• Add oil to moving parts, if needed, to help gliding.
    • Check to make sure protective caps and plugs are in place.
    • Look at swing sets, ropes and other parts, and replace if they’ve warped, cracked or deteriorated.
  • Pressure wash your home’s exterior:

    Pressure washing can boost your home’s curb appeal, but it can also protect your health. Pressure washing your home in late spring or early summer can help remove built-up mold and mildew that often contribute to asthma and allergies. Consider consulting a professional to avoid safety risks.

  • Inspect your roof:

    Winter and spring storms, especially hailstorms, can cause damage to your roof. To ensure your safety, consider calling a professional out to inspect your roof. Ask him or her to look for shingle damage and water leaks that can lead to mold and other property damage.

  • Check for chipped paint and rotted wood:

    Take a few minutes to walk around your home to check the shingles and exterior trim. Do you see chipped paint or rotted wood? This type of home damage can invite insects, water, and even algae and mildew. Take care to regularly repair and paint damaged areas, before problems get worse.

A person grilling.

Outdoor grills

  • Move your grill to a safe location:

    Summertime means it’s grilling weather. Before you fire up your gas, electric or charcoal grill, move it to a safe location. Keep it at least three feet away from children and pets, and avoid placing your grill near your home, deck railings and any tree branches.

  • Supervise the grill while cooking:

    Don’t leave your grill unattended. It’s too easy for a child or pet to get burned, or for a fire to start while you’re not watching.

  • Clean your grill frequently:

    Avoid dangerous flare-ups or grease fires by cleaning your grill before cooking and regularly emptying the grease trap.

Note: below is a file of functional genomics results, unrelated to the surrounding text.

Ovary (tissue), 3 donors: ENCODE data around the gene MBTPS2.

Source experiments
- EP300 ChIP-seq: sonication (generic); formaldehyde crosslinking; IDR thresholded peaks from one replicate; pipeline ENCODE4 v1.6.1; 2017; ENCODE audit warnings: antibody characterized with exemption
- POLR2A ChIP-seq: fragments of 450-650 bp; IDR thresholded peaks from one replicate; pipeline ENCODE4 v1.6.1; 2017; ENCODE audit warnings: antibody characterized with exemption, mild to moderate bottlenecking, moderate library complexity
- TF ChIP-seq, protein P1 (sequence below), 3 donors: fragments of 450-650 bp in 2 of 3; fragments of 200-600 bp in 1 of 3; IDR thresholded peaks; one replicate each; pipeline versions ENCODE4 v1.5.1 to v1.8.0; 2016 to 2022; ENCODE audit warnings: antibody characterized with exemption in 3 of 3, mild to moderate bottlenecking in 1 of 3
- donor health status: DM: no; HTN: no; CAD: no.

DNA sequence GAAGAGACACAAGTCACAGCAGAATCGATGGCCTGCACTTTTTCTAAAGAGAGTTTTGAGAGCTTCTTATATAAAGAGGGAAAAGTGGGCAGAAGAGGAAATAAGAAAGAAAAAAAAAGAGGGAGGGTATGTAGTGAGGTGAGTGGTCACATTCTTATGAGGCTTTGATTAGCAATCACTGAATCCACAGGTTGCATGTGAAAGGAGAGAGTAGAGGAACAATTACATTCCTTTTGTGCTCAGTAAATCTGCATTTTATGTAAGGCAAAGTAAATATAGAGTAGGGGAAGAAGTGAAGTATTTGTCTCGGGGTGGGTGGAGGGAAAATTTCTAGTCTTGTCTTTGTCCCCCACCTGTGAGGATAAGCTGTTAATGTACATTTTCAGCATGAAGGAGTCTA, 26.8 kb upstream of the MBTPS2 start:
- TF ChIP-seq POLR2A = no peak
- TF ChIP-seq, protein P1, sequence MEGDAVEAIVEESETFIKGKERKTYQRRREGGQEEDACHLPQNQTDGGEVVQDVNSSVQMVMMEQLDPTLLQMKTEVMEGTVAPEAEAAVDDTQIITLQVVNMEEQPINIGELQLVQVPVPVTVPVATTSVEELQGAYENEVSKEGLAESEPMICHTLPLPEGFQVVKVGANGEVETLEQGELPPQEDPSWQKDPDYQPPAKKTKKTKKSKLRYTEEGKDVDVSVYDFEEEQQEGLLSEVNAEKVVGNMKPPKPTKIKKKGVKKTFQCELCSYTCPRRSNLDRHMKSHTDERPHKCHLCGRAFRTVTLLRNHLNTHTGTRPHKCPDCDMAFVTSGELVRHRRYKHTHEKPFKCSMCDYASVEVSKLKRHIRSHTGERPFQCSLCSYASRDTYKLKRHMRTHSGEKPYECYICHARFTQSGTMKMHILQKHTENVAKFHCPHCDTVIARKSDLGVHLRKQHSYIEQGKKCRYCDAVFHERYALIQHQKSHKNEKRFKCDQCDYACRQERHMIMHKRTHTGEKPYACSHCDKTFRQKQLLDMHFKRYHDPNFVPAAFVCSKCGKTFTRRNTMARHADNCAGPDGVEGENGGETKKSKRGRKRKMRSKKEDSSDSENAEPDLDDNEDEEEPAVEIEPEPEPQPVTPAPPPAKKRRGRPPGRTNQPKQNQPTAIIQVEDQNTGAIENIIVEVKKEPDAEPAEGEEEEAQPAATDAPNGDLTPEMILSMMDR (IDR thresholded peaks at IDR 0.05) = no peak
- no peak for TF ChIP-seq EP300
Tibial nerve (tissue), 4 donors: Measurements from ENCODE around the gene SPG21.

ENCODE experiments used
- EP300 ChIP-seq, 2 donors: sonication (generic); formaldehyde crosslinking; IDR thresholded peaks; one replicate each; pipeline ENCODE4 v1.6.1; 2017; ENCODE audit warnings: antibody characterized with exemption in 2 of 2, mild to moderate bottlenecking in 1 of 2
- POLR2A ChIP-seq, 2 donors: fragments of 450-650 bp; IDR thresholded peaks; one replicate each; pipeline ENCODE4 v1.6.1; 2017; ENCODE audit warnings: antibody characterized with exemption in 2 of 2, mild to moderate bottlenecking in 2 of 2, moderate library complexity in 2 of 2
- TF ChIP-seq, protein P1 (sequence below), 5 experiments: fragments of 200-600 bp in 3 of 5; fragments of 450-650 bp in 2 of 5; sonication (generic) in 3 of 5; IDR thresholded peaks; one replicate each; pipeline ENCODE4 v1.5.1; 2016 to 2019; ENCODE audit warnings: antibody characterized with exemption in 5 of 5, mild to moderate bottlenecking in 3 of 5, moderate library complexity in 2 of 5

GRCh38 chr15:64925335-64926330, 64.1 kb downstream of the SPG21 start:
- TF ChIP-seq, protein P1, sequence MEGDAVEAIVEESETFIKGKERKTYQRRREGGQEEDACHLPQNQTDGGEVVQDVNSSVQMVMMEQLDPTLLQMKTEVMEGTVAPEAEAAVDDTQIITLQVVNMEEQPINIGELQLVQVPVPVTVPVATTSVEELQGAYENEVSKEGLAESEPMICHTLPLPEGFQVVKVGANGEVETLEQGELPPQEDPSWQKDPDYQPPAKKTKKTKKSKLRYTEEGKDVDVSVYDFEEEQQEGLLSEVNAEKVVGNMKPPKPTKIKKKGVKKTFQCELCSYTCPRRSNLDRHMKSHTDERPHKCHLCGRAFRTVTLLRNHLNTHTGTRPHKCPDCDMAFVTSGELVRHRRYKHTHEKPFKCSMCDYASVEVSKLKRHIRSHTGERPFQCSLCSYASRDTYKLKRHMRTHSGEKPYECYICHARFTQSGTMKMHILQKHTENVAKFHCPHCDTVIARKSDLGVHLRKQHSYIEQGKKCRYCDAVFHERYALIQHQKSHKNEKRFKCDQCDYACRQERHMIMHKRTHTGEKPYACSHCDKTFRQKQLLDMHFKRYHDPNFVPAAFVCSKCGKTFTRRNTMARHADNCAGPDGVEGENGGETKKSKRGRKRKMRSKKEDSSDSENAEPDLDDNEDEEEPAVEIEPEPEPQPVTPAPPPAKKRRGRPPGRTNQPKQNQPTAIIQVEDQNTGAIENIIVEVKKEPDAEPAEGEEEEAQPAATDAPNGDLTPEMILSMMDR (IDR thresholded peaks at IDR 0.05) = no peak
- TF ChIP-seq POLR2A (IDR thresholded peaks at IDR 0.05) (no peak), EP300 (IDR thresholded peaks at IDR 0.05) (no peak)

A fire pit with chairs surrounding it

Fire pits and campfires

  • Have a bucket of water or hose nearby:

    Place a hose or a five-gallon bucket of water near your fire pit. You’ll need to have water on hand in case the fire gets out of control — and to ensure it’s safely extinguished before you leave the area. Never leave a fire unattended, and make sure it’s out before going in for the night. As a best practice, experts recommend keeping the size of a fire to three feet in diameter and two feet in height. Learn more about home fire safety tips to help protect your property this summer.

  • Use a confined fireplace and screen:

    Build a proper fire pit in your backyard with stones or bricks. You can also safely confine your fire using a purchased, portable outdoor fireplace. In addition, you’ll want to install a screen to prevent dangerous embers from blowing away.

  • Remove flammable materials and debris:

    Fire pit embers can easily blow around outdoors. To help prevent a fire near your home, clear your yard of flammable materials and leaves before lighting your fire.

A person working on an air conditioner.

Inside your home

  • Secure and lock your garage:

    The garage is one of the most vulnerable and lucrative parts of your home, making it a prime target for theft. And, as the weather warms up, you’ll probably use your garage door more. Take time to maintain your garage door and ensure it locks properly. Also, clean out your vehicles and remove valuables that could be stolen.

  • Check humidity levels:

    Summer weather can bring humidity. Throughout the summer months, check on your home’s humidity levels using a device called a hygrometer, which is an indoor humidity meter. You can get one online or at most big box stores. Your hygrometer should read a humidity level between 30% and 60%. Any higher and you can risk mold, wood rot and pests. If you notice your home is too humid, run a dehumidifier. This appliance will take extra moisture out of the air and even help reduce allergy symptoms.

  • Inspect your air-conditioning (AC) system or window units:

    In most parts of the U.S., summertime means heat and a need to crank up the AC. Before it gets too warm, you’ll want to get your AC system inspected by a licensed HVAC technician. Try to call early — before the busy season sets in.